Born a Crime

by Trevor Noah

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In Born A Crime, Trevor Noah intertwines his own backstory with a critical examination of apartheid in South Africa. Born to a Black Xhosa mother and a white European father under apartheid’s strict segregationist policies, under which mixed-race parenting is patently outlawed, Noah’s own birth is a criminal act unto itself. Much of the narrative focuses on his struggle to embody this ambiguous identity against the shifting backdrop of pre- and post-apartheid life.

The circumstances of the author’s life in South Africa are often precarious, and he witnesses unspeakable violence as a matter of routine. In an early chapter, he writes that “necklacing” is a common act of street violence during the post-apartheid riots, referring to a practice in which a person is shoved into a tire, doused in gasoline, and set aflame.

Despite these impossibly bleak surroundings, Noah injects even the darkest moments of his life story with humor. Indeed, the memoir’s tone is predominantly light and witty. This choice, surprising as it may be to some readers, is also crucial to the book’s effectiveness. He writes for an American audience, and he does so as a well-known comedian.

Celebrity memoirs are a genre for which the buying public has certain expectations, and Noah manages to align his book’s tone with those expectations. The stakes here are very high, educationally speaking—for many of his readers, it might reasonably be assumed that this memoir will constitute their first exposure to a firsthand account of life during apartheid. Noah’s editorial choices strike a delicate and critical balance to ensure no readers are lost. The book’s subject matter is difficult, and the circumstances it describes are harsh, but the writing nonetheless aims to amuse.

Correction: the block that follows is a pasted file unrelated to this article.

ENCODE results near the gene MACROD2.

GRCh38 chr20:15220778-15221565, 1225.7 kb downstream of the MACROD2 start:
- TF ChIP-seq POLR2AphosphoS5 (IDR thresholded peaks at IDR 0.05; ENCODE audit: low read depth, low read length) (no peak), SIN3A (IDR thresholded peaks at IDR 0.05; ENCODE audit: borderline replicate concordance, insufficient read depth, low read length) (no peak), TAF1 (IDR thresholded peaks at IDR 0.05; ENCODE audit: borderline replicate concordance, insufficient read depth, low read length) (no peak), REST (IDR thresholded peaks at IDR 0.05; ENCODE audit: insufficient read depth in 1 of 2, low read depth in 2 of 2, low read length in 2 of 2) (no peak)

Throughout the work, one recurring theme is work itself. Namely, the sheer amount of constant labor it takes for most people to live in a society rife with systemic injustices. The characters in Born a Crime are always working, always striving. Occasionally, this work is for something aspirational. In an anecdote from his teens, for example, Trevor becomes fixated on upgrading his appearance and wardrobe to impress his date for an upcoming dance. More typically, though, this constant labor is in pursuit of access to the very baseline necessities of living. Drawing on his childhood memories, Noah recalls a span of several months when he and Patricia ate “sawdust,” an amalgamation of cheap butcher scraps intended to be fed to dogs.

This undercurrent of unending labor typifies the unrelenting work a person must put in to survive in an environment structured around systemic inequities, both in the past and in the present. In chapter 5, Noah summarizes the issue thus:

So many black families spend all of their time trying to fix the problems of the past. . . . Because the generations who came before you have been pillaged, rather than being free to use your skills and education to move forward, you lose everything just trying to bring everyone behind you back up to zero.